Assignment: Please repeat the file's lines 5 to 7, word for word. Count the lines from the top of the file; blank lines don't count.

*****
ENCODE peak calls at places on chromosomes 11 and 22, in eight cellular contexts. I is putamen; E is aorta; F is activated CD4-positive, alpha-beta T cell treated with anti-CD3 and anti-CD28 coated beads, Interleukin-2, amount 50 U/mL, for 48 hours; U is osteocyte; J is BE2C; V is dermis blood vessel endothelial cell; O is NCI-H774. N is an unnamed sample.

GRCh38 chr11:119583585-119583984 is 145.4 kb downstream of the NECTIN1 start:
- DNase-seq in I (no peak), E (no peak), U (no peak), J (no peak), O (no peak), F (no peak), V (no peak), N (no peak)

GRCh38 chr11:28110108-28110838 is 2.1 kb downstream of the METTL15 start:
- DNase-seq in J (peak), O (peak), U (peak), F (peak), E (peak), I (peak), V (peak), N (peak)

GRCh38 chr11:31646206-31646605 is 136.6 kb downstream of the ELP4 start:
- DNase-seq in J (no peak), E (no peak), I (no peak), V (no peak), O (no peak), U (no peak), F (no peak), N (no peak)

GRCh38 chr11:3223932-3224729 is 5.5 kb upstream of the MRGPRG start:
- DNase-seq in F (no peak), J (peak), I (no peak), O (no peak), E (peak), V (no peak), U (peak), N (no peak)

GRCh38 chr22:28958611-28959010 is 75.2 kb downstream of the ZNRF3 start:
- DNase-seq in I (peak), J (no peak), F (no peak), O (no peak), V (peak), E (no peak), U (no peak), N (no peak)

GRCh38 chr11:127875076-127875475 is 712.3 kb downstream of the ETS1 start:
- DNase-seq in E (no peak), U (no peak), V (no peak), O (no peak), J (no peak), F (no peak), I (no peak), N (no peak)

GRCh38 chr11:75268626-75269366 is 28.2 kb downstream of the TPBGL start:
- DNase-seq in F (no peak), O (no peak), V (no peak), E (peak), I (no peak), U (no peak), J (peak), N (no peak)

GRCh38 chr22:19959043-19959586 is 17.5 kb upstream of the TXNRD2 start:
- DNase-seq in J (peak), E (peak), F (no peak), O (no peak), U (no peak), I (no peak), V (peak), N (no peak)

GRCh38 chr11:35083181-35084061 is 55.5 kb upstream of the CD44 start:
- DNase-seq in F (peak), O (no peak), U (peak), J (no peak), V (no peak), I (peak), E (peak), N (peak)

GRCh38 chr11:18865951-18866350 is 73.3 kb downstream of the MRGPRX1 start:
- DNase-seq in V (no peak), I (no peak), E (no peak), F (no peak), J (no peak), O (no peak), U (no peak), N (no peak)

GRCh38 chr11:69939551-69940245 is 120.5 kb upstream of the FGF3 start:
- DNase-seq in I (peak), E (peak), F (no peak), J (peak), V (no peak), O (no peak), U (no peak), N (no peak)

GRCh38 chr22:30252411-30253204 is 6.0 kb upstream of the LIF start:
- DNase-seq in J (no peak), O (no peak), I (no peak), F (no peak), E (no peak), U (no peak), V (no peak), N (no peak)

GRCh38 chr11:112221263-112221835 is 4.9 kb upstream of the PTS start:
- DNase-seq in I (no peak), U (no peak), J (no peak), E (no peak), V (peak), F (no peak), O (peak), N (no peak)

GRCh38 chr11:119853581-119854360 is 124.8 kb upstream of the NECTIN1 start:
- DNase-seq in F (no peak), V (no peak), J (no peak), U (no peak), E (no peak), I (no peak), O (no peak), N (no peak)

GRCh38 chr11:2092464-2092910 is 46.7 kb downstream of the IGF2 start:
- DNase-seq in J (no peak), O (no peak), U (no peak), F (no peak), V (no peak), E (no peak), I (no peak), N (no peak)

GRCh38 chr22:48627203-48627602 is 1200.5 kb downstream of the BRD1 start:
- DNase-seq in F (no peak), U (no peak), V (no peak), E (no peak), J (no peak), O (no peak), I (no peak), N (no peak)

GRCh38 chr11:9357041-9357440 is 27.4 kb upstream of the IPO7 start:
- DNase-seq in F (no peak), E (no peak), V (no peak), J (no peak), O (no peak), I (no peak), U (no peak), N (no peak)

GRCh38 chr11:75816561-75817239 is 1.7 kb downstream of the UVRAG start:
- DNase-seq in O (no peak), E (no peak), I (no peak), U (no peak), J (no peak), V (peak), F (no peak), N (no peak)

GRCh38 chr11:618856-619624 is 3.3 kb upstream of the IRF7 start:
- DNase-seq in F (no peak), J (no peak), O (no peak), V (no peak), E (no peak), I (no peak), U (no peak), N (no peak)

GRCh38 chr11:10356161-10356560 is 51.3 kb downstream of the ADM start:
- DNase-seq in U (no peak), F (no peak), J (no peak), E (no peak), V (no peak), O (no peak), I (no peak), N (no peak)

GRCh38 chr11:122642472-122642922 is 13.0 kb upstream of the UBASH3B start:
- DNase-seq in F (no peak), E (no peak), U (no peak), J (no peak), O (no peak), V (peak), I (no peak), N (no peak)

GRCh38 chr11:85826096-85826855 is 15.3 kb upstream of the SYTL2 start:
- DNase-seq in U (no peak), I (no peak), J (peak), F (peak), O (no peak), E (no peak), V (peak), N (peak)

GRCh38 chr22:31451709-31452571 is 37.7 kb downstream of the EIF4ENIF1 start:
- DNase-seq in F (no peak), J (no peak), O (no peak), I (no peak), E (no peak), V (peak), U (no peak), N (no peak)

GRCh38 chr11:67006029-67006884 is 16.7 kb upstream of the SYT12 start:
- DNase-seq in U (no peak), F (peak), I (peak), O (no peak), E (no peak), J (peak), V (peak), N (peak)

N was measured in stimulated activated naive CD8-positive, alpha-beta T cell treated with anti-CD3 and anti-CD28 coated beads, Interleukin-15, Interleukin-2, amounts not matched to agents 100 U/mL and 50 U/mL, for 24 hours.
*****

- DNase-seq in J (peak), O (peak), U (peak), F (peak), E (peak), I (peak), V (peak), N (peak)

GRCh38 chr11:31646206-31646605 is 136.6 kb downstream of the ELP4 start:
- DNase-seq in J (no peak), E (no peak), I (no peak), V (no peak), O (no peak), U (no peak), F (no peak), N (no peak)